by: E. L. James
Review by: Alex Frank
Anastasia Steele is asked by her friend, Kate Kavanagh, to interview billionaire, Christian Grey, for the college newspaper. As she literally stumbles into his office, Ana believes the interview could only go downhill from there. Christian Grey is handsome, intelligent, and has a very dominating presence. Control freak is written all over his face.
When the interview ends, Ana believes she will probably never speak to Mr. Billionaire again, but she couldn’t be more wrong. The seemingly failed and embarrassing interview sends the two people into an unexpected and untraditional “relationship.”
Only problem, Ana is not what Christian is used to in his “girlfriends.” Will the unlikely duo be able to last when they each want different things out of the “relationship”, and Christian isn’t willing to give as much as Ana wants?
To be clear, this review will not be kind. This review is not going to say how amazing this book is or how E.L. James is a genius. THIS REVIEW is going to tell you how terrible I believe this novel is, and how I can’t believe people actually like this crap. That being said, if you are a fan of the novel please DON’T READ THIS REVIEW. I say that to you in “shouty capitals” because you will probably not like my review or agree with it, so there is no point to read it. I am not writing this to offend anyone, so please save yourself any unnecessary grief or frustration.
This review is purely opinion based as all of my reviews are and you are free to not agree with them. I actually welcome that because everyone is entitled to his or her opinion. But I call my blog frankfiction for a reason. I will be honest, and honesty on my part is not always kind. Thank you and please take the time to read any of my other reviews that may interest you. I appreciate you as a reader and would like to keep you interested in my work. Have a lovely day.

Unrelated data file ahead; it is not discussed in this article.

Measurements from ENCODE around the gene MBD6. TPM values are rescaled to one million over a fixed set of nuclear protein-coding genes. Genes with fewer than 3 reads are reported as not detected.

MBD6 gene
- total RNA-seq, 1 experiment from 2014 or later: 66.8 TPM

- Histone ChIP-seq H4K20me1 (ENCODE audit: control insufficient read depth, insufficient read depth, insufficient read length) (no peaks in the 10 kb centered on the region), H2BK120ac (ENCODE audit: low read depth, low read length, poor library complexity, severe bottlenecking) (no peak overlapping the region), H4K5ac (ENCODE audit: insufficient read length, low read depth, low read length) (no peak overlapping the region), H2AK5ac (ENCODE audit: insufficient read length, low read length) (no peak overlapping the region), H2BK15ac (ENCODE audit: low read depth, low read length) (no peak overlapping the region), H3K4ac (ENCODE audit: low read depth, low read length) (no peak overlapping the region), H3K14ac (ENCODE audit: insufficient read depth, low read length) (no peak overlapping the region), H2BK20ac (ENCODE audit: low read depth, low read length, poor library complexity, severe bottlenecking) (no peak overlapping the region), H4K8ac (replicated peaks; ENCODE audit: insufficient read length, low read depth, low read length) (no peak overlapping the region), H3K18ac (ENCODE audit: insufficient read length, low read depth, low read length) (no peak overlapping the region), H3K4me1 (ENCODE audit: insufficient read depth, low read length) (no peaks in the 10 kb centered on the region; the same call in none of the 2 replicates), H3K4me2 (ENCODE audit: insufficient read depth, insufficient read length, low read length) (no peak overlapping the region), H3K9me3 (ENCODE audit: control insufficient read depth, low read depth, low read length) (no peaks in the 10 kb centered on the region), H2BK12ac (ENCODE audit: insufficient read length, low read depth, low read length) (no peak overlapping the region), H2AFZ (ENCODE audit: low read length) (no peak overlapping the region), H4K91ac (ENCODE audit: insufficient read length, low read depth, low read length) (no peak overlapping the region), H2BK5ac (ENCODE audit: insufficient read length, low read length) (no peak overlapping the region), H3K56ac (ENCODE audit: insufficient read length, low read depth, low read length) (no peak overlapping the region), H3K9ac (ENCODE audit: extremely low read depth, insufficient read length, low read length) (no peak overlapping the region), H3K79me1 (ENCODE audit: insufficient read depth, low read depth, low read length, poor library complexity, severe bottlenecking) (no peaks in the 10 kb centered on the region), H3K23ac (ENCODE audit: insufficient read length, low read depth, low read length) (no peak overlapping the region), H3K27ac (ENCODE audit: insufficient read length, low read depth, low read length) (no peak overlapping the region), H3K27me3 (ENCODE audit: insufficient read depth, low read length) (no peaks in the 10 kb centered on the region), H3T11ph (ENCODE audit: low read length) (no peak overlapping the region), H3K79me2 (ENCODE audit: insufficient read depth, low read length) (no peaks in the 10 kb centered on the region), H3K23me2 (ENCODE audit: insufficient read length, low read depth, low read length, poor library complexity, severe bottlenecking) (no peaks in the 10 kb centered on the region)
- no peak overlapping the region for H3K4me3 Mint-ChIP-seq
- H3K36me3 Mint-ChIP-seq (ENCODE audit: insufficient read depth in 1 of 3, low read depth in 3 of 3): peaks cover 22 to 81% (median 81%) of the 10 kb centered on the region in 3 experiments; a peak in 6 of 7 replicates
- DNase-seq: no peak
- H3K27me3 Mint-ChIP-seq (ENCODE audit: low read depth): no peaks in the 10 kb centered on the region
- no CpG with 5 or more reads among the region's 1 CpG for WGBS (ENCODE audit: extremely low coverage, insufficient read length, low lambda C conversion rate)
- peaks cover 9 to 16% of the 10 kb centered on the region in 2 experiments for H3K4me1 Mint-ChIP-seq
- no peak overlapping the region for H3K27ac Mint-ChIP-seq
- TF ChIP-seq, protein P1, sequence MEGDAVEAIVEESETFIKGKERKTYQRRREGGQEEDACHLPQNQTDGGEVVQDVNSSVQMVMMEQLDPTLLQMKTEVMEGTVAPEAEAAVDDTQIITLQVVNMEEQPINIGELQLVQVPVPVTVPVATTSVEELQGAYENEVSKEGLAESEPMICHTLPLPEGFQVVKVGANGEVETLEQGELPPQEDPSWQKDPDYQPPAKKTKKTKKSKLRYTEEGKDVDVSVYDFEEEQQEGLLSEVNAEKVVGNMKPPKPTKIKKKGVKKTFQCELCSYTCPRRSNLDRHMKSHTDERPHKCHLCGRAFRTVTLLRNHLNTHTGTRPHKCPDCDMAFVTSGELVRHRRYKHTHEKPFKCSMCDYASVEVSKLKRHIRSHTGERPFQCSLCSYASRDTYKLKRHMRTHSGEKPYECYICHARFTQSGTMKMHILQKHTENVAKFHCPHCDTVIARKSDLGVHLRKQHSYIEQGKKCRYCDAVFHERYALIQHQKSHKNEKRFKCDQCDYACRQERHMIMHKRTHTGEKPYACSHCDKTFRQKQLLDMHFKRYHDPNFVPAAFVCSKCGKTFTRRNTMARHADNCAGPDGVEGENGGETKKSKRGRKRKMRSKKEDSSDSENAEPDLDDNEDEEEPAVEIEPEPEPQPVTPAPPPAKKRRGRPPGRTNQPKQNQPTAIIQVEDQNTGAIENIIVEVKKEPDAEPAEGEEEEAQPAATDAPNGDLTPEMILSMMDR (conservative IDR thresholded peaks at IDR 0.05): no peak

The warning having been given, let the roasting begin.
I have a laundry list of complaints. First off, if Fifty Shades of Grey were an improv show, the rule of three would have been broken fifty times. The characters were always saying words and phrases over and over and over again. In simpler terms, the diction was repetitive. I can’t even begin to count the number of times I had to read, “down there,” “stop biting that lip,” “we aim to please,” and the like. The phrases weren’t even that original or sexy. Once you read it three times, the magic is over. I’m tired of seeing it. Give me something new.
I also hate to be the one to sounds like a total ass by saying this, but the author’s writing style sounds completely uneducated. I am reminded of a quote by Annie Barrows, “Reading good books ruins you for enjoying bad books.” The language is so simple that I felt a middle school student could have written it in their spare time. The author occasionally attempts to throw in some “big words” to sound smart but compared to the rest of the book, she’s not fooling anyone. Looking up words in a thesaurus and throwing them in your book does not make it higher level writing that engrosses the mind (or good for that matter).
Occasionally, the author throws in some enjoyable wit but not often enough. And most of it I thought of myself during their conversations. Their exchanges became predictable. Most of the story is boring and feels like there is no plot. The entire premise of the story is about following the train of thought of one woman battling with whether or not she wants to stay with a controlling, stalker, emotionally distant man. For as much hype as this book has, I thought maybe there would be something dangerous and exciting that happens. Maybe a kidnapping or murder or something. But, no. Maybe that happens in a later novel, but not this one. There is nothing exciting in Fifty Shades of Grey and E. L. James attempts to grip reader to continue to the second book with “the situation” (no joke, that’s what Ana calls it) at the end. No, thanks. Christian can keep his situation. I’ll take my better books.